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Contractors say OFCCP audit selection violated their 4th Amendment rights

By Cynthia L. Hackerott, J.D.

Six subsidiaries of Entergy Corporation have filed a federal court complaint alleging that the manner in which the OFCCP selected 11 of their establishments for compliance reviews violated their Fourth Amendment rights to be free from “unreasonable searches and seizures.” They are seeking review of a May 2014 decision by the Department of Labor’s (DOL) Administrative Review Board (ARB) which held that only the OFCCP, and not federal contractors such as the plaintiffs, can initiate an action with the DOL’s  Office of Administrative Law Judges (OALJ).

In their complaint, filed in the Eastern District of Louisiana on July 1, the plaintiffs, including lead plaintiff Entergy Services, Inc. (collectively, “Entergy”), claim that the OFCCP violated the Fourth Amendment by selecting the establishments at issue for potential audit in May 2012, without reference to a “neutral administrative plan” and without evidence of a current violation of any of the laws enforced by the agency — Executive Order (EO) 11246, Section 503 of the Rehabilitation Act and the Vietnam Era Veterans’ Readjustment Assistance Act of 1974 — or corresponding regulations.

As to relief, the plaintiffs ask the court to vacate the ARB’s ruling and remand the matter back to the department for a hearing and consideration of the plaintiffs’ claims for declaratory relief on the merits. In the alternative, the plaintiffs request that the court itself consider their claims for declaratory relief on the merits.

Factual allegations. On October 26, 2012, the plaintiffs filed an administrative complaint with the OALJ seeking declaratory relief, on Fourth Amendment grounds, from compliance reviews at 12 of their establishments selected for potential audit by the OFCCP in May 2012. According to the federal court complaint, a present and actual controversy existed, and continues to exist, between Entergy and the agency because the OFCCP has sent Notices to Show Cause for 11 of the 12 establishments selected for potential audit, thus putting in controversy 11 attempted audits at Entergy establishments. Moreover, the complaint points out that two of these establishments have been selected to undergo a special form of OFCCP audit known as a Corporate Management Compliance Evaluation (CMCE) that must include an onsite inspection pursuant to longstanding OFCCP practice.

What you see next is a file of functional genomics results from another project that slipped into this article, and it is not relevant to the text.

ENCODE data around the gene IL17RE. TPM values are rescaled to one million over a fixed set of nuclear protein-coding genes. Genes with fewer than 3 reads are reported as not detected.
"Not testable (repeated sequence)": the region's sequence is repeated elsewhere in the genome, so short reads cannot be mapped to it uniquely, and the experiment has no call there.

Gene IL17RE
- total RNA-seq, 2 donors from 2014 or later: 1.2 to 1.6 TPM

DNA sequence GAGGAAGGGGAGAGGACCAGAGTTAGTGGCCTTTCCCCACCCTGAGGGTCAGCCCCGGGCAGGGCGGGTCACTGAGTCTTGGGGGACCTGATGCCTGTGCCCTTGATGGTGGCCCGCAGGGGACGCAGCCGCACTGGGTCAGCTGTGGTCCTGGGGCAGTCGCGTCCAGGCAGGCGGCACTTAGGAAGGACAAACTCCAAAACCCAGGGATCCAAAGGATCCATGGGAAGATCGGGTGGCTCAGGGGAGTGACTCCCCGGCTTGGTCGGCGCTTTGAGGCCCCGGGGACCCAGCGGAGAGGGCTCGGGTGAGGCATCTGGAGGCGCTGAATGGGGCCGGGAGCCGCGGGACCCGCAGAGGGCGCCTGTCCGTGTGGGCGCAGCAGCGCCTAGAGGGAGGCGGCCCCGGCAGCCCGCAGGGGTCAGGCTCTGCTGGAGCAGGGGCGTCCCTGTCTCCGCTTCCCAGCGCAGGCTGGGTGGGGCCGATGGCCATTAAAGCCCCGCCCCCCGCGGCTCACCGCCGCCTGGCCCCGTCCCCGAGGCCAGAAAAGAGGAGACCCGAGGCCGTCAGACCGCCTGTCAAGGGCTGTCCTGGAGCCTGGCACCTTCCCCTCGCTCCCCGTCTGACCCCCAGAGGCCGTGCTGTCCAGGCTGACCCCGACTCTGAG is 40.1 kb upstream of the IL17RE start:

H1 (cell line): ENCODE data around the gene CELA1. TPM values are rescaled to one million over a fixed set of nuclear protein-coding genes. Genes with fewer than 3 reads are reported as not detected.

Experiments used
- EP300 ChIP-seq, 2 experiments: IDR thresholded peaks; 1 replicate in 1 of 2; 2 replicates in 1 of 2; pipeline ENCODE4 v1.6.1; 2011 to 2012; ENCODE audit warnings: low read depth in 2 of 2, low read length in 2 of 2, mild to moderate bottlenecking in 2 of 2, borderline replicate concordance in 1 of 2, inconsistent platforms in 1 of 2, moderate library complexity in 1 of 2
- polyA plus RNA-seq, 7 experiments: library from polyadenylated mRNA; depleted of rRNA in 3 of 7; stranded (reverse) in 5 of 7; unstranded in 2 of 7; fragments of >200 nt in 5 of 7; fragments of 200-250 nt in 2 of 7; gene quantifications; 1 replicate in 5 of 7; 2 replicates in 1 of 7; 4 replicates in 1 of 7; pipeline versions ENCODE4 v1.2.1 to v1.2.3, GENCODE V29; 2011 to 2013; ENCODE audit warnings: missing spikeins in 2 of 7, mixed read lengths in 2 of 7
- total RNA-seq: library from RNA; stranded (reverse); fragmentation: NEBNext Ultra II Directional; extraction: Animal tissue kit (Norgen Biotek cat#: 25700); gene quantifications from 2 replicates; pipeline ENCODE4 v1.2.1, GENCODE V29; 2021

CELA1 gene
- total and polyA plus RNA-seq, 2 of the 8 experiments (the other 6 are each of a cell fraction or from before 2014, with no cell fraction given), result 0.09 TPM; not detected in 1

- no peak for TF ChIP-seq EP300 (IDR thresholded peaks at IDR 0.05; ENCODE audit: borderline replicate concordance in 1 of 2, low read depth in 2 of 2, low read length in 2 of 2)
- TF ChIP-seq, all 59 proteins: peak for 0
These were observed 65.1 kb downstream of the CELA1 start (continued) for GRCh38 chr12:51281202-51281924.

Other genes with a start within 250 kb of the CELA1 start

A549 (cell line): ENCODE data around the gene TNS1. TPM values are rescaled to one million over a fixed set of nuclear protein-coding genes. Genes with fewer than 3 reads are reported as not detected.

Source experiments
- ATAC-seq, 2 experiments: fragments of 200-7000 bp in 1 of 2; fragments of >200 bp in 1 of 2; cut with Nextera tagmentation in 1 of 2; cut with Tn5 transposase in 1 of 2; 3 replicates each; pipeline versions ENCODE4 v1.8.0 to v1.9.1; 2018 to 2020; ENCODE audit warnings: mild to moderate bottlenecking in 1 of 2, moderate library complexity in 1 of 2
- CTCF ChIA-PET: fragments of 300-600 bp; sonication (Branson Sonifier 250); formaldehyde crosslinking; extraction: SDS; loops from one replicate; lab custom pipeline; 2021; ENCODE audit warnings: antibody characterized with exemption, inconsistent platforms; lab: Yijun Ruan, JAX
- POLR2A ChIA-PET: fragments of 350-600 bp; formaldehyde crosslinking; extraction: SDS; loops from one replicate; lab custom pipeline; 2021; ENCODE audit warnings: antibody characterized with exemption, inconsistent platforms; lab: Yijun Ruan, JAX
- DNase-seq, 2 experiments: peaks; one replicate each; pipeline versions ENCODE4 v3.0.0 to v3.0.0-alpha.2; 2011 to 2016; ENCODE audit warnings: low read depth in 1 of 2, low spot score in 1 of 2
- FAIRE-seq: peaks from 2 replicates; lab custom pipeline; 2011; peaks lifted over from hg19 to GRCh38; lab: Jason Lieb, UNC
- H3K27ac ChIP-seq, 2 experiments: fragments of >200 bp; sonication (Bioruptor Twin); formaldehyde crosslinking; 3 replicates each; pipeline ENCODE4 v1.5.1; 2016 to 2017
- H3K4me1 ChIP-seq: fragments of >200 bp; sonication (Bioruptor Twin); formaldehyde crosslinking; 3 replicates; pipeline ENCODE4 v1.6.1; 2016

In addition, the court complaint states that the plaintiffs “noticed several anomalies in the sites OFCCP selected for potential audit” that were contrary the agency’s “longstanding practices.” For example, four Entergy establishments with fewer than 50 employees received an audit scheduling letter and the headquarters establishment for Entergy Systems received an audit scheduling letter even though the agency administratively closed an audit, with a finding of full compliance, at that establishment less than two years prior.

The plaintiffs further assert in the court complaint that “a spike to 11 expensive and burdensome OFCCP audits in one 12- month period was unprecedented in Entergy’s history with OFCCP during which Entergy System companies rarely collectively received more than one or two audits per year and in some years received none.” The complaint also notes that the plaintiffs objected to each of the OFCCP’s audit Scheduling Letters and requested that the agency administratively close the audits. They also contacted the OFCCP’s national office in Washington, D.C. on July 10 and July 25, 2012, seeking a meeting to express their concerns, but the agency refused to meet with them about the selection process and, to date, has not closed any of the audits.

According to the plaintiffs, the agency has also refused to advise Entergy of either the neutral administrative plan which led the OFCCP to schedule the audits at issue or to advise Entergy of the evidence the OFCCP had, if any, that the plaintiffs engaged in conduct that violated one or more of the laws or regulations enforced by the OFCCP. To date, the OFCCP has not filed an administrative complaint as to any of the 11 Notices to Show Cause at issue, the court compliant states.

ALJ ruling. On November 27, 2012, ALJ Stephen Purcell dismissed Entergy’s administrative complaint for lack of subject matter jurisdiction (ALJ No 2013-OFC-1). The ALJ determined that the contractor’s arguments asserting that the OALJ had subject matter jurisdiction over the action, pursuant to the Administrative Procedure Act and the regulations governing the adjudication of OFCCP matters before the OALJ, were unavailing.

ARB ruling. On December 12, 2012, Entergy appealed the ALJ’s ruling to the ARB. Deciding that the ALJ correctly determined that Entergy’s complaint for declaratory relief was not properly before the OALJ, the ARB found no authorization in the laws enforced by the OFCCP or their implementing regulations empowering any party other than the OFCCP, represented by the DOL Solicitor’s Office, to file a complaint under these laws (ARB No 13-025).